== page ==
Regulatory examinations

What are the frequency, types and scope of financial, market conduct or other periodic examinations of insurance and reinsurance companies?

The insurance laws in most states require the insurance regulator to perform financial and market conduct examinations of licensed insurers no less than every three to five years. Financial examinations are typically conducted by the insurance regulator in the insurer’s or reinsurer’s domiciliary state. Examinations may either be routine, in the case of periodic examinations required by law or targeted, as, for example, in the case of market conduct complaints received by the regulator or the emergence of solvency concerns or other regulatory issues. Financial examinations typically focus on the financial condition of the insurer, while market conduct examinations focus on areas such as sales, advertising, claims handling and the insurer’s business practices more generally.


What are the rules on the kinds and amounts of investments that insurance and reinsurance companies may make?

To ensure that an insurer’s investments are appropriate to support its liabilities, state insurance laws generally regulate the types and amounts of assets in which an insurer may invest. Permissible investments acquired or held according to the applicable law qualify as ‘admitted assets’ for purposes of inclusion in the company’s financial statements. State insurance regulation of insurance and reinsurance company investments, however, is not uniform, as the NAIC has two distinct model laws relating to insurer investments that alternatively restrict insurer investments by imposing either a ‘defined limits’ or a ‘defined standards’ approach; however, states have not generally adopted investment laws that strictly follow NAIC models. Under a defined limits approach, regulators place certain limits on amounts or relative proportions of different assets that insurers can hold to ensure adequate diversification and limit risk. Under a defined standards approach, regulators restrict investments based on a ‘prudent person’ approach, allowing for discretion in investment allocation if the insurer can demonstrate adherence to a sound investment plan.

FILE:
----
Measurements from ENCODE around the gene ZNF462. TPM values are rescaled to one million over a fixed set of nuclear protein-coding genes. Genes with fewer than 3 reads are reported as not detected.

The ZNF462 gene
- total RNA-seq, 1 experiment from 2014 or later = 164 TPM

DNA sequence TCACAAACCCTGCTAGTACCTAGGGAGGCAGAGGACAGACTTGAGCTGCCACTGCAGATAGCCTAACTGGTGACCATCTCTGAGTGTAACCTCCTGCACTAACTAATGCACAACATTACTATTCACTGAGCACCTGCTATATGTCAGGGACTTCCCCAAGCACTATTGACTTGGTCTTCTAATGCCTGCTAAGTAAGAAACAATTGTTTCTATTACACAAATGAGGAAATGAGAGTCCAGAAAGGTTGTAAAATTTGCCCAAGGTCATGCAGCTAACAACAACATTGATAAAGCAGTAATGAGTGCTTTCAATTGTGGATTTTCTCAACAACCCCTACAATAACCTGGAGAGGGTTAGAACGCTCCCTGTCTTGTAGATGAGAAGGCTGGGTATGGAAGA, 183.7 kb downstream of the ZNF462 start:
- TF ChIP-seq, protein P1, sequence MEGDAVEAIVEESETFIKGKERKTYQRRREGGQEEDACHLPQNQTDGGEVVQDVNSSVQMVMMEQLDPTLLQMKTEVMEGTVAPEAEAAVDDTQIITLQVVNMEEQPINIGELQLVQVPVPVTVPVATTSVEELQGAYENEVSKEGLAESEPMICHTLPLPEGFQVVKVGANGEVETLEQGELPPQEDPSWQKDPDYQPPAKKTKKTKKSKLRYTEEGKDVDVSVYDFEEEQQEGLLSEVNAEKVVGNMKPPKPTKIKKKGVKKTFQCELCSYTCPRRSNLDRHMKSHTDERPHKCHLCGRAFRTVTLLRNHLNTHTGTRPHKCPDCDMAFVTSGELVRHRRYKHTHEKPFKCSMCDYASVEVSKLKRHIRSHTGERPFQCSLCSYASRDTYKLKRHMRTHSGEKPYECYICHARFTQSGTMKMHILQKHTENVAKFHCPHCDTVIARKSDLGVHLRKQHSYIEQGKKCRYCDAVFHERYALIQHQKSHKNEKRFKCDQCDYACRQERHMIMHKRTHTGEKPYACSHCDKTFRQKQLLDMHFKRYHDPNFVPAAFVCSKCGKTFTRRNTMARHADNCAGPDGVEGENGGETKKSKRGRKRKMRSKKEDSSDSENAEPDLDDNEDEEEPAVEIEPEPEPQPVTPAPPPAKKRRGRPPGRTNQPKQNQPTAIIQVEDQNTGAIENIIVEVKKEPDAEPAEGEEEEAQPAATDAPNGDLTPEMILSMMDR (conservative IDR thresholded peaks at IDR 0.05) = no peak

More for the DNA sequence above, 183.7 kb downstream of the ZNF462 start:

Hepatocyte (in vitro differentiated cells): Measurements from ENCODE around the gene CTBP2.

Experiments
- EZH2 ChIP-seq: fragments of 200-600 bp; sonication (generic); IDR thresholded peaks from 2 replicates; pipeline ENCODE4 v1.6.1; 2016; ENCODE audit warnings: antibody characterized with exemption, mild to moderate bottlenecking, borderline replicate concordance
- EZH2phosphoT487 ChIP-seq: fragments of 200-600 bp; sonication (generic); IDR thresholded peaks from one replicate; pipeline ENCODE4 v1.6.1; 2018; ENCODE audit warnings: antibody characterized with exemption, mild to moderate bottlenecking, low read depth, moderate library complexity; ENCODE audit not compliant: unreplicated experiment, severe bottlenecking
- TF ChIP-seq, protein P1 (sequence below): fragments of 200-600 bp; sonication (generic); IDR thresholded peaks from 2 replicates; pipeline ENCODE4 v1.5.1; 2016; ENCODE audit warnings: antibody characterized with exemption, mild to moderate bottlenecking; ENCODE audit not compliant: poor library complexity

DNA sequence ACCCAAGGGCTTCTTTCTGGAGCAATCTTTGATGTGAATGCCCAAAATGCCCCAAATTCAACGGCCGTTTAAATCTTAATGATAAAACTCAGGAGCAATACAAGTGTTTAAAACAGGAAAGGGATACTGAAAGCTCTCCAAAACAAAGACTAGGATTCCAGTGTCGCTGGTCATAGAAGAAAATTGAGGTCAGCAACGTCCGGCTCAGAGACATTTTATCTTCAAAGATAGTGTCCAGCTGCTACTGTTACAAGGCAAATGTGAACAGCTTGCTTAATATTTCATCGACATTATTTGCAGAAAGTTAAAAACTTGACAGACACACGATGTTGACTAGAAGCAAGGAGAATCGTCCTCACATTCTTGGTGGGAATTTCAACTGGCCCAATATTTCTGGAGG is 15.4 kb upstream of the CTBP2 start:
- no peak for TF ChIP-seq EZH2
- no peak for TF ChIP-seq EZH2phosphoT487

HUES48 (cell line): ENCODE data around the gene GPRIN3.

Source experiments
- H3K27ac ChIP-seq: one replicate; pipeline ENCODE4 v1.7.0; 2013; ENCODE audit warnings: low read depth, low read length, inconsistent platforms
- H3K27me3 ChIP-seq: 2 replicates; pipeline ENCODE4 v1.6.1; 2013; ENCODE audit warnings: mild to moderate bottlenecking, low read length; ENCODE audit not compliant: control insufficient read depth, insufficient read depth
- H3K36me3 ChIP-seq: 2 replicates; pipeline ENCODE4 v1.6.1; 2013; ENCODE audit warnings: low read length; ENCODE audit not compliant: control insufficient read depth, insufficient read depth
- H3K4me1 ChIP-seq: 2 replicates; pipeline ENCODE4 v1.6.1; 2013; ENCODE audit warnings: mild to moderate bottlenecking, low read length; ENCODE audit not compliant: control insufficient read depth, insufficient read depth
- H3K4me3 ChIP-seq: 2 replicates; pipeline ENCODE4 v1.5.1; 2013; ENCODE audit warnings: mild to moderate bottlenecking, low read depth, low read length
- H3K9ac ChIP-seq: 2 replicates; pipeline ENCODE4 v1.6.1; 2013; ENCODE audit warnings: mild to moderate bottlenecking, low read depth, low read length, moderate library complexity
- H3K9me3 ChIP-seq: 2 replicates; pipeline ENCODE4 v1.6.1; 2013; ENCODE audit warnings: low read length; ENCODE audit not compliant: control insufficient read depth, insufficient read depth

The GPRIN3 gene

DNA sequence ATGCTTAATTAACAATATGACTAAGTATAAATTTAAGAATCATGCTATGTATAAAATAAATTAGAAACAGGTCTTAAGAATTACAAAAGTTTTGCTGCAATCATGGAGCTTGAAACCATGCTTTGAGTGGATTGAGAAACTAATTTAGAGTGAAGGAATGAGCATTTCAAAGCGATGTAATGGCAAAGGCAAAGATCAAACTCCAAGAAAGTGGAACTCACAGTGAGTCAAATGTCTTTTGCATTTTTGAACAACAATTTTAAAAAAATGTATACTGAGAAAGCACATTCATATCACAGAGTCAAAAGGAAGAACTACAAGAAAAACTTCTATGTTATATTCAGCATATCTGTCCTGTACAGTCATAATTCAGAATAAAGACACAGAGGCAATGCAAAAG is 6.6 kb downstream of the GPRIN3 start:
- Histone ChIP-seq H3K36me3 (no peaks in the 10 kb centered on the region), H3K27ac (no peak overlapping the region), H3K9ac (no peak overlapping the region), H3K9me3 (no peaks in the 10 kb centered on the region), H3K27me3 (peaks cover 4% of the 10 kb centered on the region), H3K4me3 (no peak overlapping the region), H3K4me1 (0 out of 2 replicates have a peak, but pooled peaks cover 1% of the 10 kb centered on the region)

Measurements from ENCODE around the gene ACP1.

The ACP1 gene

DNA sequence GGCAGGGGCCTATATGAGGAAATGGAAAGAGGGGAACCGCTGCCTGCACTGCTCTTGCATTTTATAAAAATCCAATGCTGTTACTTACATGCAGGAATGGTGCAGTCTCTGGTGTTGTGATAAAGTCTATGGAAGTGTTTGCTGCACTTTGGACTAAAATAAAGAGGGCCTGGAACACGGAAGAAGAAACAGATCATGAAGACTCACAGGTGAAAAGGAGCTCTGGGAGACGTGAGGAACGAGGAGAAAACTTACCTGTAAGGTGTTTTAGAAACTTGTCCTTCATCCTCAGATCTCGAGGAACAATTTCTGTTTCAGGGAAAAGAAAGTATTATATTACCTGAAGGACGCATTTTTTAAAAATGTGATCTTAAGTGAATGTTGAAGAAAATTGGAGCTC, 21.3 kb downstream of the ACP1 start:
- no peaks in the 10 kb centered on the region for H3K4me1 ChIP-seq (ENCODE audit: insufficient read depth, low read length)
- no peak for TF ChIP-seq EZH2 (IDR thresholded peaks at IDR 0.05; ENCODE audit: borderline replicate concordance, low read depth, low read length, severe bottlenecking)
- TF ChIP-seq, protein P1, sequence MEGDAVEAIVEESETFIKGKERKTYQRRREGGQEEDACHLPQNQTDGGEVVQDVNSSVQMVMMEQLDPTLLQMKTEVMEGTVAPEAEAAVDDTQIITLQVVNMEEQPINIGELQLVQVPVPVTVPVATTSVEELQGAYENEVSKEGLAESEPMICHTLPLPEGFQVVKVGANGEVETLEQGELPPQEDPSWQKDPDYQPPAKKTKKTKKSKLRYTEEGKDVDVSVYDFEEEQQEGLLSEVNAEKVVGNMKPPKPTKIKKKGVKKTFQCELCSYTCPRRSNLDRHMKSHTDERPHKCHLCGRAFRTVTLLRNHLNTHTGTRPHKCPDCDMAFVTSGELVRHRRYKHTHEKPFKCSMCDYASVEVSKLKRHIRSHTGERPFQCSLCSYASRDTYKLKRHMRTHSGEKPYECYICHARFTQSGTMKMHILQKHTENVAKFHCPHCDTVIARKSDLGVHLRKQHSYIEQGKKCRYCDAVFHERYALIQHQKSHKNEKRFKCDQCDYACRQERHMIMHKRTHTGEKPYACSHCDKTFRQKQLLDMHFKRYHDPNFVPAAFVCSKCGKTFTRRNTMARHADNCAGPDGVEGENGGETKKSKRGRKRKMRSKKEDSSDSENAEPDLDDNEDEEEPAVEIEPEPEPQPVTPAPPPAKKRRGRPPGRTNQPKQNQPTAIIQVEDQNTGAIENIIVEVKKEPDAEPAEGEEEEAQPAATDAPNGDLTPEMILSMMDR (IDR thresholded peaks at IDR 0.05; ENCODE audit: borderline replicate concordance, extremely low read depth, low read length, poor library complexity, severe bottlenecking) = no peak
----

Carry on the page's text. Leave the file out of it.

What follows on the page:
Change of control

What are the regulatory requirements on a change of control of insurance and reinsurance companies? Are officers, directors and controlling persons of the acquirer subject to background investigations?